Telecom Council Roundtable discussions provide a unique opportunity for telecom and wireless decision makers to network with decision makers in the space, review some new technologies, contribute to the discussion, and get answers from topic experts - the discussion is driven by your questions, not ours. The topic on the table for this month, Analytics – Making Big Data Work for Telcos, is sure to bring a very interactive debate, so bring your opinions and business cards.

  • Date: 5/21/2015 12:00 PM
  • Location Qualcomm, Santa Clara, CA (Map)

Agenda, Attendee List, & Presentation files available to Telecom Council members in the library.


Agenda, Attendee List and Presentations are available to members in the PRESENTATION LIBRARY 

Silicon Valley, California, May 23 2015/Meeting Recap/ In 2012, Qualcomm announced the “1000x Mobile Data Challenge” and proposed a technology vision that could allow mobile operators to increase capacity of their networks 1000x in the next ten years.  Based on calculations that included continued doubling of mobile data usage every year, massive increases in connected devices and adoption of high resolution, HD video, 1000x capacity increase was not inconceivable.

Does the industry agree?

In a lively discussion at the May Telecom Council roundtable, 40 Telecom Council members and five panelists representing a cross section of the mobile industry – infrastructure manufacturers , industry associations, software developers, service providers and others – debated how operators can address the network capacity issues that a huge order of magnitude increase in traffic demand will generate.

Participants at the Roundtable, generally agreed that very high, exponential growth would continue for some time with devices, applications and services so far growing at an unabated pace.  Significant drivers include higher video usage, growth in “the internet of things”, connected cars, and expansion in eHealth and eEducation.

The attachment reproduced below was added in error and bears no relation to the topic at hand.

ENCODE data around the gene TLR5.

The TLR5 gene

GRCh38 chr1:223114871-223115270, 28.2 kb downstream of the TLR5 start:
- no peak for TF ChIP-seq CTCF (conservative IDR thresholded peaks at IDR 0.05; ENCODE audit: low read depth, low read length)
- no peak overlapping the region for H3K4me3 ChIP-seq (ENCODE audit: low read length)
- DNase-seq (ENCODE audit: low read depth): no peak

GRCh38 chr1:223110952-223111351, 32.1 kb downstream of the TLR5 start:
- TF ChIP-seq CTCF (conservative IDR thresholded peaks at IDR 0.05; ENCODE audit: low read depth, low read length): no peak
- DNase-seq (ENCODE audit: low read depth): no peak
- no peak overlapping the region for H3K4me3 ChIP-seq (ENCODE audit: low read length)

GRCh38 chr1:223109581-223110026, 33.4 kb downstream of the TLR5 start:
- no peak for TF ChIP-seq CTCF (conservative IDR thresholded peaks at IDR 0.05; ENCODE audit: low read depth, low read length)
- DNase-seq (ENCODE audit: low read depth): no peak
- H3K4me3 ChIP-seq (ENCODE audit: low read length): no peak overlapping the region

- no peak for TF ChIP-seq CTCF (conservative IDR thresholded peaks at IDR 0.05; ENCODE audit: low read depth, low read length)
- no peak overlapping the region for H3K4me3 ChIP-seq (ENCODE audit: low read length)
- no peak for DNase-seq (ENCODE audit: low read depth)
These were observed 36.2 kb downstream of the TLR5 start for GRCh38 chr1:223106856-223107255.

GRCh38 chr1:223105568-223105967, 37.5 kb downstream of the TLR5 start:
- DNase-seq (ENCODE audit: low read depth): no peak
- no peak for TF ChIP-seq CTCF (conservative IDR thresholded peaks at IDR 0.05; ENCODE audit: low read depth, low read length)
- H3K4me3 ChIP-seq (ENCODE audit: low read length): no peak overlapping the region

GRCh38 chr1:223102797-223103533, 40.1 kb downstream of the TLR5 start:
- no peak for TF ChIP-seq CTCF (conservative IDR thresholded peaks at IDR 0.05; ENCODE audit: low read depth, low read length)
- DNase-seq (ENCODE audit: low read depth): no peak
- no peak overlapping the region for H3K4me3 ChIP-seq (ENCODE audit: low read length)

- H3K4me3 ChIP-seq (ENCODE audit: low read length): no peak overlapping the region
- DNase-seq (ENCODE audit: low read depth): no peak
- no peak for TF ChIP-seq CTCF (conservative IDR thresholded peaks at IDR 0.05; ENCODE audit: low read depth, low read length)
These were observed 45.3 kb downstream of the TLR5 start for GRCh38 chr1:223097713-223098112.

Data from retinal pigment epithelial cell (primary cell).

Increased video usage plus higher resolution required for growing medical and education applications and created by high quality smart phone cameras have an especially powerful impact on capacity requirements.  And interestingly, as one attendee noted, increasing storage capability on the phone doesn’t solve the problem – in fact, it actually increases traffic volume as more data is created that needs to be backed up or shared over the network.

Here’s a few of the other questions discussed during the roundtable:

  • Who will pay? While consumers may hope that mobile data access be “free”, those present from the industry understand that equipment and network are significant investments that must be recouped.  Yet new business models are being introduced.  For example, the Kindle and Amazon offer appears “free to the consumer” but actually is bundling network access with the product cost. Thinking outside the box, the participants explored what other new models might emerge, including:
    • Will the new small cell deployment model be a FedEx delivery to the home, rather than traditional cell site acquisition and lease?